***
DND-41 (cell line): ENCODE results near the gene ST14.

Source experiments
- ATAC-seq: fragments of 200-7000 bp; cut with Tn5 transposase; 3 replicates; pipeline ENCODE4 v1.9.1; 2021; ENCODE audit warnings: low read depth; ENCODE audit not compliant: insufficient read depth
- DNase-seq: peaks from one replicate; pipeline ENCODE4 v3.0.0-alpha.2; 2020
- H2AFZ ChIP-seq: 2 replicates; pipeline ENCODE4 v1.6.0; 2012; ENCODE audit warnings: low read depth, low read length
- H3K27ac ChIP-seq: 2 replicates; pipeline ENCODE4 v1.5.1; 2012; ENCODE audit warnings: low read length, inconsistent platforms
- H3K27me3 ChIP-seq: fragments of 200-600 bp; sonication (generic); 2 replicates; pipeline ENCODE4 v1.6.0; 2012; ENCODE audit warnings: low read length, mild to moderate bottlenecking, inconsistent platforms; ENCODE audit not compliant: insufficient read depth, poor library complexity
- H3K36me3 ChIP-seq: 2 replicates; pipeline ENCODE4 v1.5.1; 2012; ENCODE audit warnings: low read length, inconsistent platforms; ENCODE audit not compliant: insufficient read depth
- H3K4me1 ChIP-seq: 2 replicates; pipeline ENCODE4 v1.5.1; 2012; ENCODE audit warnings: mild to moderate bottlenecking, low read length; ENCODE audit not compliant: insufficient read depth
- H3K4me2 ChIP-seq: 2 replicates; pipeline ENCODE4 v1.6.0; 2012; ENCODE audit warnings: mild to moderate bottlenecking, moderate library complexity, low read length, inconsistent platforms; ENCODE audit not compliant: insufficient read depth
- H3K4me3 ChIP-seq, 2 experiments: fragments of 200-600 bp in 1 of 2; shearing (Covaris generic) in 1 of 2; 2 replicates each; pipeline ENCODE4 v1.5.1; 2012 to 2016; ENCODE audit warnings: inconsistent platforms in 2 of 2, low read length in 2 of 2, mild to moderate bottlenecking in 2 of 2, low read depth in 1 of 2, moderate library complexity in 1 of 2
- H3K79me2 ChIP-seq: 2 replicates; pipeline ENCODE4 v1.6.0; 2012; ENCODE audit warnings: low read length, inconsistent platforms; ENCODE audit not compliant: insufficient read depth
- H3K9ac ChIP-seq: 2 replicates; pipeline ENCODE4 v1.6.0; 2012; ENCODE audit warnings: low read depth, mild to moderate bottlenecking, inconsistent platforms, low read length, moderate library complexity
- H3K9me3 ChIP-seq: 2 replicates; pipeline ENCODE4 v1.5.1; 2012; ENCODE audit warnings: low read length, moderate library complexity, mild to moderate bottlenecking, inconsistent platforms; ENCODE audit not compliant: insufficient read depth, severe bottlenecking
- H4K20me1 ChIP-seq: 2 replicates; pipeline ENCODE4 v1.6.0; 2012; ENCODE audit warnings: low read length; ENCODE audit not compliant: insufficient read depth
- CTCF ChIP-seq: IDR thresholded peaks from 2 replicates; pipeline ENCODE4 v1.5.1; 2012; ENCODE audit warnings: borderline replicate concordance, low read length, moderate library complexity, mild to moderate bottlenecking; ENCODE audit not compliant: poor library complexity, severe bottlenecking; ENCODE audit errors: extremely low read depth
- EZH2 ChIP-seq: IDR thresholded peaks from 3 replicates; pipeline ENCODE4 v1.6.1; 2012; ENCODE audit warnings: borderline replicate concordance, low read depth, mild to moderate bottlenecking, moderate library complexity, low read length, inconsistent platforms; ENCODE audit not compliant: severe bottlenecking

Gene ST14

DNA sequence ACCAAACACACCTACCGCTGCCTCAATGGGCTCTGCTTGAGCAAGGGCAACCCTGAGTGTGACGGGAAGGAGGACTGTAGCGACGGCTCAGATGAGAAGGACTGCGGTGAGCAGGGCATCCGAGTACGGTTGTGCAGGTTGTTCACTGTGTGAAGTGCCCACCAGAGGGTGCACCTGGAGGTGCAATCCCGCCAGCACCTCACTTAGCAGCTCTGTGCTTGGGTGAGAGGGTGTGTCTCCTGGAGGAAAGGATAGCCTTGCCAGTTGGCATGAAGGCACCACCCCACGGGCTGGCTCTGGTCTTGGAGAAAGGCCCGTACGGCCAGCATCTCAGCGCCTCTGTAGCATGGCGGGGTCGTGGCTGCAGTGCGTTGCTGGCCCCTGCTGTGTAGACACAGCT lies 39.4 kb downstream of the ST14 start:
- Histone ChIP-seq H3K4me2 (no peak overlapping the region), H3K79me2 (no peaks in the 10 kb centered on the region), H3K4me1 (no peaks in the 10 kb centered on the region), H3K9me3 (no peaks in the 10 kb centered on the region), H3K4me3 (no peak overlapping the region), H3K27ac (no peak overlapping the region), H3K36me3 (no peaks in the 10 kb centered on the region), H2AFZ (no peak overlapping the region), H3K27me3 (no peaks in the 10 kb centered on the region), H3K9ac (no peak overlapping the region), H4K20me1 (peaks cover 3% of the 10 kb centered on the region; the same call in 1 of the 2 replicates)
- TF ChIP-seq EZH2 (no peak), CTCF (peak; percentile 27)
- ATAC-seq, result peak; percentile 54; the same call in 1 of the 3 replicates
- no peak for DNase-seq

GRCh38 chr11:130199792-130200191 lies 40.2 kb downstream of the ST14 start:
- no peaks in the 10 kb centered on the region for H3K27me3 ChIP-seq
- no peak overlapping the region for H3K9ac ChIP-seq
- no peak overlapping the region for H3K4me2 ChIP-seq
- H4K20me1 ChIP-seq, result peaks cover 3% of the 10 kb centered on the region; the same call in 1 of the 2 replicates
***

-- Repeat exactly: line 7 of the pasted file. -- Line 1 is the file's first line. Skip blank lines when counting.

- H3K27me3 ChIP-seq: fragments of 200-600 bp; sonication (generic); 2 replicates; pipeline ENCODE4 v1.6.0; 2012; ENCODE audit warnings: low read length, mild to moderate bottlenecking, inconsistent platforms; ENCODE audit not compliant: insufficient read depth, poor library complexity